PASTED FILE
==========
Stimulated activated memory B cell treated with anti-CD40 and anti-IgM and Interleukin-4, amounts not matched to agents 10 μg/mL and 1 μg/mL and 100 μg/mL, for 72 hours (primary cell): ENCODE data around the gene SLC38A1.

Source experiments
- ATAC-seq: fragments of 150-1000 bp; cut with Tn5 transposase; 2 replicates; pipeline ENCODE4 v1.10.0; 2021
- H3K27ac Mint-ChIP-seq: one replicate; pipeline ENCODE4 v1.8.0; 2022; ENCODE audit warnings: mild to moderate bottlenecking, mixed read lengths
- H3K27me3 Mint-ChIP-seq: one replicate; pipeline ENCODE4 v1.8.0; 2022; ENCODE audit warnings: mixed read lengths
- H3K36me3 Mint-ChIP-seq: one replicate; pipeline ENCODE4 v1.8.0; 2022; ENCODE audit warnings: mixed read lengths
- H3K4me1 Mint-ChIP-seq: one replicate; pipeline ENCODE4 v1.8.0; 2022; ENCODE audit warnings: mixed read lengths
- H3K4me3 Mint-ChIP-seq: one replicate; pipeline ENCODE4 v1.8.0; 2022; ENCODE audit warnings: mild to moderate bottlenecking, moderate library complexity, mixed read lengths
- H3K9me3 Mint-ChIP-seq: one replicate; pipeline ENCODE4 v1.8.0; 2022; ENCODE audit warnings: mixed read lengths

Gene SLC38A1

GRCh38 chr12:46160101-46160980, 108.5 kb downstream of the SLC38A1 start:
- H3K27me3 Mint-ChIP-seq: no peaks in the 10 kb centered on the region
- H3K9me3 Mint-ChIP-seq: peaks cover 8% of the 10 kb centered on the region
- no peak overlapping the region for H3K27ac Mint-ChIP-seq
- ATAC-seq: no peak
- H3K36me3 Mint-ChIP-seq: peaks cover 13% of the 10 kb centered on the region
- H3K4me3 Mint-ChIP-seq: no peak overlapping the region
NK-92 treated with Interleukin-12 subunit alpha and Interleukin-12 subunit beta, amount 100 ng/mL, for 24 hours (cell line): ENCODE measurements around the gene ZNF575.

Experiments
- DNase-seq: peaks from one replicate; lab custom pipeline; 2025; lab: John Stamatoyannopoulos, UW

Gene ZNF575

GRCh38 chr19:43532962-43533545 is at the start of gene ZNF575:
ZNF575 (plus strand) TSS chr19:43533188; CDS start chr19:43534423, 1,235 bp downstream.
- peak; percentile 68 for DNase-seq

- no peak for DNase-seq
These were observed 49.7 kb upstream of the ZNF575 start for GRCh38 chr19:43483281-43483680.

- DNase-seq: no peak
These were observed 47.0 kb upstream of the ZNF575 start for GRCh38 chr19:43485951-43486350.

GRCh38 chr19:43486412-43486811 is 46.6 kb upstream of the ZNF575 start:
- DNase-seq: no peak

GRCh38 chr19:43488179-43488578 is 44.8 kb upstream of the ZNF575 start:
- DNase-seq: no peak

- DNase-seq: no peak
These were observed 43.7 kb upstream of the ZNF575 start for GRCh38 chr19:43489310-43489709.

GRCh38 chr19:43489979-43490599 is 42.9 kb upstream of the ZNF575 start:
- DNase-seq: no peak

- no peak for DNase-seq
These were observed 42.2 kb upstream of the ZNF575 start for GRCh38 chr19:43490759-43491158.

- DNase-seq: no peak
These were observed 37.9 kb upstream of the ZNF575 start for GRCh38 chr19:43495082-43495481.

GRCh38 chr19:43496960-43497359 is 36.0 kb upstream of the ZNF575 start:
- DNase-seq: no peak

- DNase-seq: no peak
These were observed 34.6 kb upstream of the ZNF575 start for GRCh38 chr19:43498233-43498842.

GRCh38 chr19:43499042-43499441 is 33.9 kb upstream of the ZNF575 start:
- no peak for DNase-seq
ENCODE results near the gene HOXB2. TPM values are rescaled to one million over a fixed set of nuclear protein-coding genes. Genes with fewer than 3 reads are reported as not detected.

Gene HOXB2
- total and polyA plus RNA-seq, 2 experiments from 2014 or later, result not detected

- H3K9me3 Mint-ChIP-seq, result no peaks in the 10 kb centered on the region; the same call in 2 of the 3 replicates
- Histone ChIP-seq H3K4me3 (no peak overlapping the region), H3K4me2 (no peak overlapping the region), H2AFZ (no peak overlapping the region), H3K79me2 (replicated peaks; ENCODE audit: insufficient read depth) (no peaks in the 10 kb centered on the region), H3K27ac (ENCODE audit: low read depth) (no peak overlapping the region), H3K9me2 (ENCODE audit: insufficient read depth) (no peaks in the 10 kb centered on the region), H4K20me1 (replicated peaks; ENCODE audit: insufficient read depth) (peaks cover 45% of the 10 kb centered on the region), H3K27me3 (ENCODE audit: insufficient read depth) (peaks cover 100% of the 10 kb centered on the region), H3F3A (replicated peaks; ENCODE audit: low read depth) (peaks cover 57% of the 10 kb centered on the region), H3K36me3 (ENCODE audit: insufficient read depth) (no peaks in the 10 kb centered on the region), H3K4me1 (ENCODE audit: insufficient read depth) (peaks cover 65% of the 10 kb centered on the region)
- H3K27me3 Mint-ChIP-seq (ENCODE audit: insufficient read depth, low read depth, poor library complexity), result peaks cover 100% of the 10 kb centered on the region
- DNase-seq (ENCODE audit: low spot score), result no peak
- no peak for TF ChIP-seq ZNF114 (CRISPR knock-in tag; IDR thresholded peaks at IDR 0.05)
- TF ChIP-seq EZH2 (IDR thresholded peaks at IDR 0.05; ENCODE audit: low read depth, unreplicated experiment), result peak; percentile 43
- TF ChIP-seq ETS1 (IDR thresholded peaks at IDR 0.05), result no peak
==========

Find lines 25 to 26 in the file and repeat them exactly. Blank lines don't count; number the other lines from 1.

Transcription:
- no peak for DNase-seq
These were observed 49.7 kb upstream of the ZNF575 start for GRCh38 chr19:43483281-43483680.